[MUD-Dev] Star Wars Galaxies: 1 character per server

Caliban Tiresias Darklock caliban at darklock.com
Mon Feb 3 16:10:05 New Zealand Daylight Time 2003


From: "Michael Tresca" <talien at toast.net>
> Marc Fielding posted on Tuesday, January 14, 2003 2:33 AM

>> It may "build character", but is it fun? SCS is an attempt to fix
>> various (negligible) "abuses" of gameplay by a minority of
>> players at the expense of a popular playstyle for a casual
>> gamers.

> Wow, here's a broom to go with your sweeping statement.  Can't
> argue it because you didn't lay valid framework for that argument.

To be fair, some people -- including Raph -- have observed that SCS
has certain benefits in the area of detecting and preventing certain
types of account abuse. And Marc has a point: if you choose an SCS
system solely to prevent account abuse, you're denying a lot of good
people the right to do something because a few bad people will abuse
it. That's almost never a good idea.

> HORRIBLE TRUTH: Work is fun folks.  Not always the work itself.
> But the results.  Toil and you'll appreciate the efforts.

But just because a teaspoon of salt makes your meatloaf taste better
doesn't mean two cups will make it fantastic.

The key factor here is results. If you're not getting good results,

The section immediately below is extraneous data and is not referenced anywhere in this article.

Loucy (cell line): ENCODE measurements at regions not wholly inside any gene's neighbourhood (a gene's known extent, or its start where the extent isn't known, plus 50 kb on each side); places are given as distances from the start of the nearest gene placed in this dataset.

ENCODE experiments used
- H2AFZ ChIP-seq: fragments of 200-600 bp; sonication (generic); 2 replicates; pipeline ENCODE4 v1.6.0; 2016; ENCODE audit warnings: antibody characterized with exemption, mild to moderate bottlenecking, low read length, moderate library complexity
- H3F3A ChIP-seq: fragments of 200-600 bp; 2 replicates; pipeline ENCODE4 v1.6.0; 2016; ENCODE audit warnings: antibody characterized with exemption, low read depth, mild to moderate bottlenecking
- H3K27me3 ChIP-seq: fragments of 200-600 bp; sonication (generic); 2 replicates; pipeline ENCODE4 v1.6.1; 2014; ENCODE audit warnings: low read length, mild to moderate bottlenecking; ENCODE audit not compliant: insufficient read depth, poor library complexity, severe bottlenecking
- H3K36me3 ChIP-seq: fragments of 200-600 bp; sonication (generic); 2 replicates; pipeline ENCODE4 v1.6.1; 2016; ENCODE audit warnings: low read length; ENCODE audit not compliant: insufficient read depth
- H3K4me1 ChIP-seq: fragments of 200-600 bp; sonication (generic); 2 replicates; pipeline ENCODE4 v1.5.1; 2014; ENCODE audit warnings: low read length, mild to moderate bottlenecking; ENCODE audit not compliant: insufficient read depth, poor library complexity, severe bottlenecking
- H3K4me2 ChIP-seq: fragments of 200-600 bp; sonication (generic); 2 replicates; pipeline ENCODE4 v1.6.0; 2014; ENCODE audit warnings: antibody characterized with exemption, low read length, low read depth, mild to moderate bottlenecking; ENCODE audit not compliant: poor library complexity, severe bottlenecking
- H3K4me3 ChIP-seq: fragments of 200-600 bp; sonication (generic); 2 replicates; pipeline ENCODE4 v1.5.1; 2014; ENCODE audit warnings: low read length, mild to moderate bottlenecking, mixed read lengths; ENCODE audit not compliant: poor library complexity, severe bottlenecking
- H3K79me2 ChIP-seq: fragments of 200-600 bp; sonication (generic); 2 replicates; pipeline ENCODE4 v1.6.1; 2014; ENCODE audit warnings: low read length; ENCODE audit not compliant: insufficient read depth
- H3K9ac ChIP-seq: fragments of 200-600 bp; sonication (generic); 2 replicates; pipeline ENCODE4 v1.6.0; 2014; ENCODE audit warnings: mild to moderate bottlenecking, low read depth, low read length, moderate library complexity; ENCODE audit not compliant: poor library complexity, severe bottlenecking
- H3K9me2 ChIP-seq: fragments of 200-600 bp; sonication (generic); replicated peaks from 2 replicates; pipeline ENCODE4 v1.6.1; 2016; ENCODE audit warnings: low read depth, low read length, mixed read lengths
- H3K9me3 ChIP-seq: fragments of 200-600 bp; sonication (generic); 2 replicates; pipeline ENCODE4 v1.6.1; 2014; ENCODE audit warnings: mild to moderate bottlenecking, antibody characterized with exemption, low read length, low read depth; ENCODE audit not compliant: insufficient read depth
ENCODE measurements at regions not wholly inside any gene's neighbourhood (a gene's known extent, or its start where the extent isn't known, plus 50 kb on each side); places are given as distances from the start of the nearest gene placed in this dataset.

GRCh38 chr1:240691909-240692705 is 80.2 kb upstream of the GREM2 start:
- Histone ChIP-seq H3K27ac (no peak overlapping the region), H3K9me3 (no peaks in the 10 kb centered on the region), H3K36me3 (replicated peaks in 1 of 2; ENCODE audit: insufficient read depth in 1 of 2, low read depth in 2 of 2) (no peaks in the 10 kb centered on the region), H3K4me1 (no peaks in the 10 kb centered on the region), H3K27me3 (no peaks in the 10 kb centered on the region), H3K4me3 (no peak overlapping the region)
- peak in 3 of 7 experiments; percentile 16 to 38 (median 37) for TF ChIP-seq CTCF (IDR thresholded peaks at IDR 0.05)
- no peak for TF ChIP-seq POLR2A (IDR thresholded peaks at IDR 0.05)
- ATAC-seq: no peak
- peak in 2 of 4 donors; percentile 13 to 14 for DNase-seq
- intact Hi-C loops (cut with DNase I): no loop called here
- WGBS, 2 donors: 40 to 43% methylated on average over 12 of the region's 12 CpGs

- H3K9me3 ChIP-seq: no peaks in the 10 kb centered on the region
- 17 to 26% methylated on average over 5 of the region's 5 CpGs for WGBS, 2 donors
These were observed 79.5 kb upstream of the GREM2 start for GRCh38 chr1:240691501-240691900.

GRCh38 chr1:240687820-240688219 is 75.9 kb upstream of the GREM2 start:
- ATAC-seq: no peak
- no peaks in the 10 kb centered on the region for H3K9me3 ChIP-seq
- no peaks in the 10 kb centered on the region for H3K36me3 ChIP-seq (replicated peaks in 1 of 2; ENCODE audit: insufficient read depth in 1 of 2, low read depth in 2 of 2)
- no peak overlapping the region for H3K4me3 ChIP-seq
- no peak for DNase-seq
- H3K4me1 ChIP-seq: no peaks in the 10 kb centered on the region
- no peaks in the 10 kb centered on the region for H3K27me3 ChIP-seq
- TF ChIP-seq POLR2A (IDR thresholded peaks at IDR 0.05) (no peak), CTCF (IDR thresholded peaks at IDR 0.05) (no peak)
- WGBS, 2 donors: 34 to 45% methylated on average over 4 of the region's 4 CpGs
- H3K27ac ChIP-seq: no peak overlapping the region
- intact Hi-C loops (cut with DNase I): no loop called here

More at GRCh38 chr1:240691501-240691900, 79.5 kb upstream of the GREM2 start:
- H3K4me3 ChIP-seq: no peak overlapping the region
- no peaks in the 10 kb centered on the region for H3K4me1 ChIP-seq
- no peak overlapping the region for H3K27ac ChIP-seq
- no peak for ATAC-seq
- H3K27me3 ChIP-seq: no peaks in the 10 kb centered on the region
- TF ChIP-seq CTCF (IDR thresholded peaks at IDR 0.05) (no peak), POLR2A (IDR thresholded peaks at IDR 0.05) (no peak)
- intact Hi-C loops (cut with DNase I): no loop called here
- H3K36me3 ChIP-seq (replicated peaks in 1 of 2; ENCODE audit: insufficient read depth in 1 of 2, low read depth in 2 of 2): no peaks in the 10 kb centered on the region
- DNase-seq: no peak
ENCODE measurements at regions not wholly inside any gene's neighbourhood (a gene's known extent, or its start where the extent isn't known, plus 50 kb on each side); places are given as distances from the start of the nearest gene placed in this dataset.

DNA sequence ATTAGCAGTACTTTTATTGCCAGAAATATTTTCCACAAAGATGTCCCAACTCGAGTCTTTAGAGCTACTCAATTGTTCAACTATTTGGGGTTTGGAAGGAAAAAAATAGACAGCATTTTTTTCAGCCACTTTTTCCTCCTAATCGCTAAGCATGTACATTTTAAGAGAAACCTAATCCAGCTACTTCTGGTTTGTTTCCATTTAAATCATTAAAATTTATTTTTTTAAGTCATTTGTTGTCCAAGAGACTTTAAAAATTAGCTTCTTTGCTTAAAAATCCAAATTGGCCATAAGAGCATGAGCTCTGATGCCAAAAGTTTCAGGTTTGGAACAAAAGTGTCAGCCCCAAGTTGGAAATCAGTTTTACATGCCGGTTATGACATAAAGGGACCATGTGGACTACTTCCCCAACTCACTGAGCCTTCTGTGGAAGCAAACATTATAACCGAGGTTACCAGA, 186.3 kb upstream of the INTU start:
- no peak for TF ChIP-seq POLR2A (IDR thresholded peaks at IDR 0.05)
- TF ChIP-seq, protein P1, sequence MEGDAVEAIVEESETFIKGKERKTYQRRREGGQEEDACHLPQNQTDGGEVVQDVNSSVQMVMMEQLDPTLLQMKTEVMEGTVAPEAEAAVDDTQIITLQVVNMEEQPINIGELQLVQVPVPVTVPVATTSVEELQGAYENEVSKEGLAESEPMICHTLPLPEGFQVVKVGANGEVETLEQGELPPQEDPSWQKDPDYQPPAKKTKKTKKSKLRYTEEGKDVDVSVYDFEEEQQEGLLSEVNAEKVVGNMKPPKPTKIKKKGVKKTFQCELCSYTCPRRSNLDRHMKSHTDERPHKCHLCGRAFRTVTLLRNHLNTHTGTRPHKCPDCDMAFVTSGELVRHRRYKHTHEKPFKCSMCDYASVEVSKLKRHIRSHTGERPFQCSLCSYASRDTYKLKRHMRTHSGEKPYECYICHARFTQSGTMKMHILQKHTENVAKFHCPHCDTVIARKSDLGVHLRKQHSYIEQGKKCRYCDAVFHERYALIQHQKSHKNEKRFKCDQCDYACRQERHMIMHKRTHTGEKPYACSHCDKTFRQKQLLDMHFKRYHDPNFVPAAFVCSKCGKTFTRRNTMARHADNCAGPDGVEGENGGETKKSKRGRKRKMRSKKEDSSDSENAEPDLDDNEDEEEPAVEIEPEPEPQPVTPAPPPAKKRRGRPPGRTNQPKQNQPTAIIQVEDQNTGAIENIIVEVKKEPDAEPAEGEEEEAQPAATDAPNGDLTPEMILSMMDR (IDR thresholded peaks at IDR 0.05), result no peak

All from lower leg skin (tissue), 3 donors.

then the work is wasted. Too many games today are putting work into
the game under the assumption that people will have fun doing the
work. No, they won't.  They will have fun at first, and then start
to get resentful of all the work they need to do. In the end, you
have resentful players who want shortcuts and something interesting
to do. Those resentful players are the ones who tend to cheat,
exploit bugs, and abuse their accounts.

> Want to create an immersive virtual universe?  Then pain and
> suffering goes along with the kewl graphics and massive
> environments.

I don't think it does. I think there needs to be risk commensurate
with reward -- if you do easy things, you should receive small
awards; if you do difficult things, you should receive big
rewards. When you mismatch the risk and the reward, you screw up the
game balance.

The problem in many games is that easy things receive
*proportionally* larger rewards than difficult things; when a task
is ten times as difficult, it may receive only twice the
reward. This makes it just as profitable to do the easy task twice,
which takes a fifth of the effort, and which is more accessible to
the player with more time on his hands.

The reasoning for this is usually that new players need to be given
larger rewards to get them up to speed more rapidly. The first-level
player needs money to buy things he needs, while the tenth-level
player needs it to buy things he wants. Clearly, the first-level
player needs to get more money.

Actually, it strikes me that we probably ought to make the items
needed by a first-level player cheaper, but nobody ever seems to
want to do that. There are a lot of solutions to the problem of
equipping a first-level player, but showering them with money seems
to be preferred.




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